The Tree of Life is a simple model that shows how we can lead a vibrant, inspired spiritual life and help others to do the same. It consists of three parts that bring your life to a level where you can live with a deep connection to the Lord. We need to visit these three parts of our life daily. If all of them are well taken care of we can “stand tall and not fall” even in the midst of difficulties. These three parts are: individual nourishment, a supportive lifestyle, and our contribution to the lives of others. Life can be compared to a tree. Just as a tree needs to have deep roots, a strong trunk and a flourishing crown, we all need to have roots in eternity, a supportive life style, in which physical, emotional and social needs are met, and the fruits of contributing to the lives of others.

Gaur-NitaiThe Roots – Spiritual Cultivation
The Tree of Life will dry up and fall to the ground if its roots are not deep. In the ancient Vedas these roots refer to one’s own relationship to God (sambandha), and the practices of spiritual life (abhideya). These practices include reading and realizing sacred texts, chanting the Lord‘s names, visiting holy places, prayer and worshiping the Lord in various ways. The roots of the Tree of Life are not visible to others. In order for your personal relationship with the Lord to be nourished, it must be kept private. If you take the flame of a candle out into a storm it will extinguish. In the same way the fruits of your spiritual life – your deep realizations and insights – will vanish if you take them out into the public. Although the roots of a person often remain “beneath the earth” so to speak – they are the most important.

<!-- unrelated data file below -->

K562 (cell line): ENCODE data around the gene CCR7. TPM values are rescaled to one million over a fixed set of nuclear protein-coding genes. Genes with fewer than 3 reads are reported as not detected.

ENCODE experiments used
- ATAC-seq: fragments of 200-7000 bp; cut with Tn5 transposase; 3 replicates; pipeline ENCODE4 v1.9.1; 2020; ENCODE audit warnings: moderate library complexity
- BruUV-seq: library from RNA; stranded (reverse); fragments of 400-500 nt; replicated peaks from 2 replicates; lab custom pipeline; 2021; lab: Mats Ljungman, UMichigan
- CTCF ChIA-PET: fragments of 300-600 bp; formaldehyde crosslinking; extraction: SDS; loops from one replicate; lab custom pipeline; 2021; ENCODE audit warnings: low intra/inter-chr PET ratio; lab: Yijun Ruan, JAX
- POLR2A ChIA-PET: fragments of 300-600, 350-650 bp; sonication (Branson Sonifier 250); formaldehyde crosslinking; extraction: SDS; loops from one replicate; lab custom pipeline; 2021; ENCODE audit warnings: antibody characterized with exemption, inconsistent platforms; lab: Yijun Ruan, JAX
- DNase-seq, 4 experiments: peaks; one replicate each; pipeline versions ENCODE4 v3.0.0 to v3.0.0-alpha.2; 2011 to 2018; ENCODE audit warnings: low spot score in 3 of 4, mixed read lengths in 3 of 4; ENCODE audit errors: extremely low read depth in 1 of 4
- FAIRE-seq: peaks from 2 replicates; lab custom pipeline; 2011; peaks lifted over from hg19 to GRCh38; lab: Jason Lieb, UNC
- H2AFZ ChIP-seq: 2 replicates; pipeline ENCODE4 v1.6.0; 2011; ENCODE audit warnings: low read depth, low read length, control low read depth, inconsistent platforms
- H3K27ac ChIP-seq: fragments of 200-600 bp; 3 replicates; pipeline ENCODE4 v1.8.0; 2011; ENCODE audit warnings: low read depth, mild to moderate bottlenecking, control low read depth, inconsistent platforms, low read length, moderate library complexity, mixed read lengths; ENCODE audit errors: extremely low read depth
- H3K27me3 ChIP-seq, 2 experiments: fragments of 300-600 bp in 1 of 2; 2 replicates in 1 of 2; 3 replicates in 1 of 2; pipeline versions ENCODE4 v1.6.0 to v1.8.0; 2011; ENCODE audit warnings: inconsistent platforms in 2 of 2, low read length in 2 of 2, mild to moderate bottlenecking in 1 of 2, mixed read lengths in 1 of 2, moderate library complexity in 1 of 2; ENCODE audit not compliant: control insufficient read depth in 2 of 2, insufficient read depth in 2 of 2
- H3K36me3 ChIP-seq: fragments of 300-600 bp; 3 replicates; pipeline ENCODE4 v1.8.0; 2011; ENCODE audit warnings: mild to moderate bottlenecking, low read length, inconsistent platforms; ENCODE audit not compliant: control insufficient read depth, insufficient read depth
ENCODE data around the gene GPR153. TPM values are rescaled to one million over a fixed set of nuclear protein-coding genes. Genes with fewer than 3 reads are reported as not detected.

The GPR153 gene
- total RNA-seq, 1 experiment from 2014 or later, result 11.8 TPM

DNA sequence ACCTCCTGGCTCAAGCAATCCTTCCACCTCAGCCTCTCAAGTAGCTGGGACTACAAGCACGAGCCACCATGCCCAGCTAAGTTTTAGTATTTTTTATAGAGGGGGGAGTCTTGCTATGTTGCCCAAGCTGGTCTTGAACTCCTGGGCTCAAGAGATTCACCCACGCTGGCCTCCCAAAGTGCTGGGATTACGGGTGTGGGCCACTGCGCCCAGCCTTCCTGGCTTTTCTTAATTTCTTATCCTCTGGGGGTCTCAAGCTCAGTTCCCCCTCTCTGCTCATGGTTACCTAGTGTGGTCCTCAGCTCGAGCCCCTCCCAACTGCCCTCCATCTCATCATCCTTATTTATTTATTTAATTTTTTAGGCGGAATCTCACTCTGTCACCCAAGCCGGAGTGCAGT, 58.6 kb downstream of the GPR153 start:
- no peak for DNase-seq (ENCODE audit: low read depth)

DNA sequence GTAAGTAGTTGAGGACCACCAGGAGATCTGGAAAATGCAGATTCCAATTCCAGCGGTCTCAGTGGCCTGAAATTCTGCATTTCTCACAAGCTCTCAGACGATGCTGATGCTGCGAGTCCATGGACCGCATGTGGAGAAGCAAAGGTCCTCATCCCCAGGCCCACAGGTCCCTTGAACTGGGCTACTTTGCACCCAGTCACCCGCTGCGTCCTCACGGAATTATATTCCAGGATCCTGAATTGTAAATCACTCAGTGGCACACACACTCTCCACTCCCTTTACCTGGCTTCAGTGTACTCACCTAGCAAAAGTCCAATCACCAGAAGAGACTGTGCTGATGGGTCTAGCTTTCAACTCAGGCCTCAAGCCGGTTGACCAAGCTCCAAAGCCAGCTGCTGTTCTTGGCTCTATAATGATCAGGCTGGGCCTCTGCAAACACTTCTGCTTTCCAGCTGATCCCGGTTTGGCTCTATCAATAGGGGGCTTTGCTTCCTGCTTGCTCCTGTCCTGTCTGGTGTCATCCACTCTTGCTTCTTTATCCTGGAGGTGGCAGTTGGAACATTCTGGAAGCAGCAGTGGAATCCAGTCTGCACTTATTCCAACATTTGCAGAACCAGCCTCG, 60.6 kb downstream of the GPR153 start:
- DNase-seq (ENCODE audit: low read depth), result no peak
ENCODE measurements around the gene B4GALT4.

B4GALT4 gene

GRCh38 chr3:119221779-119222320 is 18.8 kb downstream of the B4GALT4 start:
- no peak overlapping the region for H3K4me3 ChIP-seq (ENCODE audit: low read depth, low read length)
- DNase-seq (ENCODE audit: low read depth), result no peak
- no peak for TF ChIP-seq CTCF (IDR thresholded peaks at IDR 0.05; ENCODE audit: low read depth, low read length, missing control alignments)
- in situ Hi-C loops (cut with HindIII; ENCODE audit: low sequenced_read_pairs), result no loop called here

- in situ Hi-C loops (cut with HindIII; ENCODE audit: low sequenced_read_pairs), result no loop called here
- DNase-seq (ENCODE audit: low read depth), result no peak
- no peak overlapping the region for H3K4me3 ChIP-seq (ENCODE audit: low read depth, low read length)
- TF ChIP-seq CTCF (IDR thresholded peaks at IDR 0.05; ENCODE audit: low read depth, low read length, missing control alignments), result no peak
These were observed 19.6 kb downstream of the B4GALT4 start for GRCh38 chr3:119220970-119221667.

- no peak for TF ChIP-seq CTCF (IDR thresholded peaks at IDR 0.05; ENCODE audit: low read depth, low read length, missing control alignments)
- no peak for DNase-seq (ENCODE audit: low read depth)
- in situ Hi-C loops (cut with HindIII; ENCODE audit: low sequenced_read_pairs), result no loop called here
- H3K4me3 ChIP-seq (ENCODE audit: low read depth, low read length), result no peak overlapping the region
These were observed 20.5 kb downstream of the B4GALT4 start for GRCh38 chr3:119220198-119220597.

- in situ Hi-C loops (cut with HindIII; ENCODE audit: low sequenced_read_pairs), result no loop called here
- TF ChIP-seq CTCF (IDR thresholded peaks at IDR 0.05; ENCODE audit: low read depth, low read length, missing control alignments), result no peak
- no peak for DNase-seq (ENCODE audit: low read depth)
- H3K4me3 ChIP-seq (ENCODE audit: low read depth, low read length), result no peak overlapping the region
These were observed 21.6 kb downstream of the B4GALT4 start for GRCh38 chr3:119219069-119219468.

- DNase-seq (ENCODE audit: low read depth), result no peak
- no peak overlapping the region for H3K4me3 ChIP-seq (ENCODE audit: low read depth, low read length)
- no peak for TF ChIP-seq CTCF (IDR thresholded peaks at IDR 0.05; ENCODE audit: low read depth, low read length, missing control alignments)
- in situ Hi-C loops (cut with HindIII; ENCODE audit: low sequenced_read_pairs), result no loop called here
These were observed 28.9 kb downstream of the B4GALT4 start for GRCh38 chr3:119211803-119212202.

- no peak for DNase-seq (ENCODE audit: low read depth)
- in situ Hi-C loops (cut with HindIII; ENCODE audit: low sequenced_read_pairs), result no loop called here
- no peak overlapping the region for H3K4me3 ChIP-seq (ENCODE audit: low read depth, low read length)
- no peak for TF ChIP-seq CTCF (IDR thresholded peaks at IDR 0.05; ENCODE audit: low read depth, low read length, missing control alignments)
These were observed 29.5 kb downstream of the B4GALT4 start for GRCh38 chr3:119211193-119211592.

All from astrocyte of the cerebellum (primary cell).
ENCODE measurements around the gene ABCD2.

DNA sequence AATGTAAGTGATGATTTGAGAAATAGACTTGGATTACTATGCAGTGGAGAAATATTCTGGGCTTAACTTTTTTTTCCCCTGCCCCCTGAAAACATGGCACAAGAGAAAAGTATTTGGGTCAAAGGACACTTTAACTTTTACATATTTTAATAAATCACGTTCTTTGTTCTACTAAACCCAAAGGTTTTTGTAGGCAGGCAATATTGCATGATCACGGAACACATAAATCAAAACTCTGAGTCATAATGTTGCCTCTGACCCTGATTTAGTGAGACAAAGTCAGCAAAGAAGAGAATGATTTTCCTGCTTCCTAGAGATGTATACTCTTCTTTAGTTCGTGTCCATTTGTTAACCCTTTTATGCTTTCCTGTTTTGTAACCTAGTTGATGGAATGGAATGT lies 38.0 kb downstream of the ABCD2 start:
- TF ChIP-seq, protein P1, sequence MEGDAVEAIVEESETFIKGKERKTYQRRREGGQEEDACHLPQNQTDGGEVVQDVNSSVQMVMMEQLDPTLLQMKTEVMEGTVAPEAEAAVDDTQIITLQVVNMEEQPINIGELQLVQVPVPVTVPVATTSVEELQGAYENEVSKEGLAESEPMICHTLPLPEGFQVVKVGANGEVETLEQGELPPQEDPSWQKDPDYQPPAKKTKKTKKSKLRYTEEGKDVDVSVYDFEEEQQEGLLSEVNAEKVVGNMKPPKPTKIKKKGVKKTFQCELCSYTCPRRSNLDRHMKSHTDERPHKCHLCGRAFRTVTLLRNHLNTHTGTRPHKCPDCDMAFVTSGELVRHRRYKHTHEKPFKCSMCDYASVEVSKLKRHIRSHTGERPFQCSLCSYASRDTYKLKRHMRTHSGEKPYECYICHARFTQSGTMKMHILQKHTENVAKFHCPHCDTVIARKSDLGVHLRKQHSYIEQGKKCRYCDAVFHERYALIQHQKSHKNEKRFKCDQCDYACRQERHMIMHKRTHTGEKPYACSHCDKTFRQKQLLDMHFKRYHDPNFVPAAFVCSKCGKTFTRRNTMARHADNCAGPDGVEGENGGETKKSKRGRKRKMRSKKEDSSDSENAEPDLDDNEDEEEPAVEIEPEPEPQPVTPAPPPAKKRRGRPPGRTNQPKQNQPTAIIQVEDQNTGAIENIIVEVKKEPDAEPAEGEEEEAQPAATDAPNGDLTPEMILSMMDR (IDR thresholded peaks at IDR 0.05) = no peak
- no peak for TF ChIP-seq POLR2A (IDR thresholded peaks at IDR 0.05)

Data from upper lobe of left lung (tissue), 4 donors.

Diya-aartiThe Trunk – Physical, Emotional, Social and Mental Well-Being
One’s lifestyle is of similar importance. Only if we live properly, can we think and act properly. According to Ayurveda, a person’s mental and physical well-being stands on three pillars: a healthy diet, good sleep and a beneficial lifestyle. Lifestyle is composed of both physical and mental cultivation. Physical cultivation includes cleanliness, regular exercise and engaging the senses in service. Mental cultivation includes truthfulness, refraining from theft, giving up bad association, simplicity (not taking more than we need), religiosity, celibacy, refraining from unnecessary talk, forgiveness, fearlessness, purification of the heart and an attitude of service. The Crown – Contributing to the Lives of Others Finally, is our enriching the lives of others. It is like the fruits on the crown of the tree. Our help to others may be small like giving inspiration, or large like managing a project or even a country.

Exercise:
Check the three parts of the Tree of Life in your own life: How deep are your roots? How strong is your trunk? Do you have fruits on your crown?

Based on Tree of Life training sessions with Sachinandana Swami in London, UK, on February 16 –18, 2013.

Courtesy: Saranagati Newsletter.

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